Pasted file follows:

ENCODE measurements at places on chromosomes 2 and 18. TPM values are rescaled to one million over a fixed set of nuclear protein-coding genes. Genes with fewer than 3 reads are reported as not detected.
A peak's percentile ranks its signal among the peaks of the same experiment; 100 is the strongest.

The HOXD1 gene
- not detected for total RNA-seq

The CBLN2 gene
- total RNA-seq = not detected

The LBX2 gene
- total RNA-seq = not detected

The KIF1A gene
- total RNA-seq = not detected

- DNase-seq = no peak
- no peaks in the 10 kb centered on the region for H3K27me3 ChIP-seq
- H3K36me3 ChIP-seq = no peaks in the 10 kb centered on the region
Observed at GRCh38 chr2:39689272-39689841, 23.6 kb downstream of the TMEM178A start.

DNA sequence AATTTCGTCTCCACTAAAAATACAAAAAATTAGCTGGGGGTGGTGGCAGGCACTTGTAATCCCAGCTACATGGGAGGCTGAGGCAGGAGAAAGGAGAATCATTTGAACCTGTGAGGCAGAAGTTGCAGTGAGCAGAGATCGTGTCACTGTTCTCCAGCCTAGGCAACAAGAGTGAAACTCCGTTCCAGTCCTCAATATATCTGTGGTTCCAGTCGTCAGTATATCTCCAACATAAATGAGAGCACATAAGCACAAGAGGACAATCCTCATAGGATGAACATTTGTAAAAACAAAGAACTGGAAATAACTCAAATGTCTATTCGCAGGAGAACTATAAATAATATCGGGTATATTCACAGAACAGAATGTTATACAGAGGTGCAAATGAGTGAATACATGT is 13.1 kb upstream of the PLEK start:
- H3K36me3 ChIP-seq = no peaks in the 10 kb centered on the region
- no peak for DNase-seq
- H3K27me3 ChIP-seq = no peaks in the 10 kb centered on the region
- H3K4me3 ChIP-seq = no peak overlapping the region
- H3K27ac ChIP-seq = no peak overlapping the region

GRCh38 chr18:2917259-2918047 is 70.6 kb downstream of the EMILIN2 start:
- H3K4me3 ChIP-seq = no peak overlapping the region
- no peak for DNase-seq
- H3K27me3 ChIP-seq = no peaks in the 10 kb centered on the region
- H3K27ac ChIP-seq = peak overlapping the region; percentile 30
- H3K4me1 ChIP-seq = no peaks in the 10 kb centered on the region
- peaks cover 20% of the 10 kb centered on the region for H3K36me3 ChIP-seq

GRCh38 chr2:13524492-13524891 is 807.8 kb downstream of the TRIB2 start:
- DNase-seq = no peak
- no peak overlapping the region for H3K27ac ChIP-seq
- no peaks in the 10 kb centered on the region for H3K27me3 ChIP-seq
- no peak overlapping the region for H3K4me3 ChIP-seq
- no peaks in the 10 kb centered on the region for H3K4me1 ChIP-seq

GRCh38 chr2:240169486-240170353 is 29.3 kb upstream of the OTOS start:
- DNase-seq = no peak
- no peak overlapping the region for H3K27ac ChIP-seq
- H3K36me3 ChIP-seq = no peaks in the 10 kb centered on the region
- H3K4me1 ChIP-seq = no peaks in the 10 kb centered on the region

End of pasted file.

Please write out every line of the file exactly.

ENCODE measurements at places on chromosomes 2 and 18. TPM values are rescaled to one million over a fixed set of nuclear protein-coding genes. Genes with fewer than 3 reads are reported as not detected.
A peak's percentile ranks its signal among the peaks of the same experiment; 100 is the strongest.

The HOXD1 gene
- not detected for total RNA-seq

The CBLN2 gene
- total RNA-seq = not detected

The LBX2 gene
- total RNA-seq = not detected

The KIF1A gene
- total RNA-seq = not detected

- DNase-seq = no peak
- no peaks in the 10 kb centered on the region for H3K27me3 ChIP-seq
- H3K36me3 ChIP-seq = no peaks in the 10 kb centered on the region
Observed at GRCh38 chr2:39689272-39689841, 23.6 kb downstream of the TMEM178A start.

DNA sequence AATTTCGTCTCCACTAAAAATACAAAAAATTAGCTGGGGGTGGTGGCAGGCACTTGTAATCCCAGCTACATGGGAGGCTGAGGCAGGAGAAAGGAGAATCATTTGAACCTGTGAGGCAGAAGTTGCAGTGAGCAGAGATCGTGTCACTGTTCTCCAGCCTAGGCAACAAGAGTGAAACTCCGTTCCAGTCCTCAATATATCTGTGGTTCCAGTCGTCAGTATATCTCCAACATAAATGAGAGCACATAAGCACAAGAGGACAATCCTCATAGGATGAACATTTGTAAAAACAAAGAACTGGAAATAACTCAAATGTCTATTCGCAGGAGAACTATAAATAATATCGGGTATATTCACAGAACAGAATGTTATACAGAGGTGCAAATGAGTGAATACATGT is 13.1 kb upstream of the PLEK start:
- H3K36me3 ChIP-seq = no peaks in the 10 kb centered on the region
- no peak for DNase-seq
- H3K27me3 ChIP-seq = no peaks in the 10 kb centered on the region
- H3K4me3 ChIP-seq = no peak overlapping the region
- H3K27ac ChIP-seq = no peak overlapping the region

GRCh38 chr18:2917259-2918047 is 70.6 kb downstream of the EMILIN2 start:
- H3K4me3 ChIP-seq = no peak overlapping the region
- no peak for DNase-seq
- H3K27me3 ChIP-seq = no peaks in the 10 kb centered on the region
- H3K27ac ChIP-seq = peak overlapping the region; percentile 30
- H3K4me1 ChIP-seq = no peaks in the 10 kb centered on the region
- peaks cover 20% of the 10 kb centered on the region for H3K36me3 ChIP-seq

GRCh38 chr2:13524492-13524891 is 807.8 kb downstream of the TRIB2 start:
- DNase-seq = no peak
- no peak overlapping the region for H3K27ac ChIP-seq
- no peaks in the 10 kb centered on the region for H3K27me3 ChIP-seq
- no peak overlapping the region for H3K4me3 ChIP-seq
- no peaks in the 10 kb centered on the region for H3K4me1 ChIP-seq

GRCh38 chr2:240169486-240170353 is 29.3 kb upstream of the OTOS start:
- DNase-seq = no peak
- no peak overlapping the region for H3K27ac ChIP-seq
- H3K36me3 ChIP-seq = no peaks in the 10 kb centered on the region
- H3K4me1 ChIP-seq = no peaks in the 10 kb centered on the region